In an inertial frame K, duration can be measured at each single location by using a uniformly ticking clock that is fixed right there.

**Note:** uniformity is ensured by producing all ticks by the very same method, so that we cannot think of any reason why one tick should take longer than the other.

The simultaneity of events that happen directly to entities __at rest__ relative to K is measured as follows:

**(Definition)** Two events are simultaneous in K if and only if a symmetrically placed observer in K sees them, by the naked eye (through vacuum), happen simultaneously.

This definition is compatible with the classical conception of time.

**Notes:** (a) by saying "observer in K", it is meant that the observer is also at rest relative to K, (b) we can imagine that each entity sends a light signal to the observer when its local event happens, (c) here and in the following, locations, events, entities, observers, signals and clocks are, unless explicitly stated otherwise, always meant to be point-like, (d) accordingly, by "light signal" it is understood just the tip of a ray of light.

Instead of light, other signals could also be used, e.g. pistol bullets or even carrier-pigeons, as long as the symmetry of their propagation can be assumed. Since we are talking about mechanics, it seems reasonable to require only the symmetry of the net forces acting upon the chosen pair of (identical) "messengers". Einstein's original approach eliminates this requirement elegantly: it uses light signals and assumes that __nothing__ whatsoever can make a difference to their propagation in vacuum. The same is definitely not true for e.g. a bullet whose motion is affected by a multitude of gravitational forces at the very least.

**(Definition)** Two clocks (at rest) in K are synchronized if the same positions of their hands are simultaneous events in K.

**Notes: **(a) in general, by saying "E in K" it is meant that E is at rest relative to K, (b) we'll always assume that all clocks are of the same construction.

Using mostly symmetry-based reasoning, we infer all the below:

**(Theorem)** If one position of the hands of two clocks in K are simultaneous events, then all positions are.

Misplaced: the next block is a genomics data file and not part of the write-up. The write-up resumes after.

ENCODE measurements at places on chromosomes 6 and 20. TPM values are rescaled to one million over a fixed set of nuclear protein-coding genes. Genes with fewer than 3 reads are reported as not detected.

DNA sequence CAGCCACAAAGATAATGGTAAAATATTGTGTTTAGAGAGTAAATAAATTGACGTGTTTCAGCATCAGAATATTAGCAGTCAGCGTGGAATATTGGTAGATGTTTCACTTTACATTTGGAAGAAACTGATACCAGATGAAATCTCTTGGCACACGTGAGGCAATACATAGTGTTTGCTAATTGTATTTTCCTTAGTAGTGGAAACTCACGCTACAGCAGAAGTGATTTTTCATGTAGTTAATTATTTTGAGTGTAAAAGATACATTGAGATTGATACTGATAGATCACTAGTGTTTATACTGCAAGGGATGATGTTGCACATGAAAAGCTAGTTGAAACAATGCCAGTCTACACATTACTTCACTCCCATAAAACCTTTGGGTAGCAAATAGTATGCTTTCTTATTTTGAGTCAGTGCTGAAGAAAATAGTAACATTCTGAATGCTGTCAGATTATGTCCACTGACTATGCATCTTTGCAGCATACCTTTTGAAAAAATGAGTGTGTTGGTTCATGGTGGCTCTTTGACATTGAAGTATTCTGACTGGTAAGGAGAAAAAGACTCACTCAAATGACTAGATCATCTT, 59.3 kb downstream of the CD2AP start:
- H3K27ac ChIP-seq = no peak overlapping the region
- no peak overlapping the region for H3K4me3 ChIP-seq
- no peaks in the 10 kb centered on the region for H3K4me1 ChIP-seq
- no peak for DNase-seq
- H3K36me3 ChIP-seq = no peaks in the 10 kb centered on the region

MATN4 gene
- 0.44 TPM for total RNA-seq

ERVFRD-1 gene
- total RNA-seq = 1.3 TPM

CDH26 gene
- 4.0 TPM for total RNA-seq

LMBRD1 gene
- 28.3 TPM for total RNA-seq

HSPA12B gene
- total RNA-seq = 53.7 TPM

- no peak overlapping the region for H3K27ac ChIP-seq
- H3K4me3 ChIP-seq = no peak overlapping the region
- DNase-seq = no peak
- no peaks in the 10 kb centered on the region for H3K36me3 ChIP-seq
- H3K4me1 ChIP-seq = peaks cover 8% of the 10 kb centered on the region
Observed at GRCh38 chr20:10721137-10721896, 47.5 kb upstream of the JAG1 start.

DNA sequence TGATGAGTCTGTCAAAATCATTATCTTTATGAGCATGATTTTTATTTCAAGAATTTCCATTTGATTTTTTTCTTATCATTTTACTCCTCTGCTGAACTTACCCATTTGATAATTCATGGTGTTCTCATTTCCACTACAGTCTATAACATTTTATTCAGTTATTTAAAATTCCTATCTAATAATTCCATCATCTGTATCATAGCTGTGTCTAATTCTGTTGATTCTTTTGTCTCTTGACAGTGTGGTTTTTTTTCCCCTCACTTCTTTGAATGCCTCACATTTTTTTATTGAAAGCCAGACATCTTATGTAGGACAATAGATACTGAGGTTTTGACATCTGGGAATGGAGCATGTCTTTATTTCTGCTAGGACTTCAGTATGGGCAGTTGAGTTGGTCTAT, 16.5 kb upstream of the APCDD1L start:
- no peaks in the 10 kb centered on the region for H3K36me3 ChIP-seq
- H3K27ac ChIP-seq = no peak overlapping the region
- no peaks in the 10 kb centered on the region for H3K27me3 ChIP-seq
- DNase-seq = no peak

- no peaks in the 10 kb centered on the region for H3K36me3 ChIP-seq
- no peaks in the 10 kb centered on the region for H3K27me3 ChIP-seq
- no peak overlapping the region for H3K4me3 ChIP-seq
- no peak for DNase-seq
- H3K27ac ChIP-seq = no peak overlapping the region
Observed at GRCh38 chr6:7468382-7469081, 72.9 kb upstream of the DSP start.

**(Proof) **There is no such difference in the situations of the two clocks that would explain why a symmetrically placed observer would see them showing different times, ever.

**(Lemma)** If a light signal is sent earlier from one location to another in K, it also arrives earlier.

**(Proof)** If synchronized clocks are used at the two locations, the difference between the time values at sending and arrival, as shown by the corresponding co-located clocks, is always the same. This can be seen if we add another pair of synchronized clocks that, when sending the second light signal, both show the time as it was when the first one was sent. The original and the added clocks run then in parallel, and there is no reason why the latter would not show the same time difference for the second light signal as it was for the first one.

**(Theorem)** All symmetrically placed observers in K judge the simultaneity of two events the same way.

**(Proof)** Let o_{1} and o_{2} be two symmetrically placed observers, and let o_{2} send light signals s_{1} and s_{2} to o_{1} upon seeing the two events e_{1} and e_{2}, respectively. Due to symmetry, o_{1} will observe the same time difference between seeing s_{1} and e_{1} as that between seeing s_{2} and e_{2}. Thus e_{1} and e_{2} are simultaneous to o_{1} if and only if s_{1} and s_{2} are sent by o_{2} at the same moment.

**(Theorem)** Simultaneity in K is transitive.

**(Proof)** Let event e_{1} be simultaneous with e_{2}, and e_{2} with e_{3}. If any two of the events are co-located, the statement is trivial. Otherwise, create an event e_{4} which is simultaneous with e_{2} but not located on any of the e_{1}e_{2}, e_{1}e_{3}, e_{2}e_{3} lines. Then, an observer in the circumcenter of the triangle e_{1}e_{2}e_{4} will see that e_{1} and e_{4} are simultaneous. Similar is true for the triangle e_{4}e_{2}e_{3}, i.e. e_{4} and e_{3} are simultaneous too. Finally, an observer in the circumcenter of the triangle e_{1}e_{4}e_{3} will see that e_{1} and e_{3} are simultaneous.

The last two theorems basically say that the definition of simultaneity is consistent.

For simplicity, it is assumed in the following that in every inertial frame, all clocks are already ticking in sync… just by coincidence.

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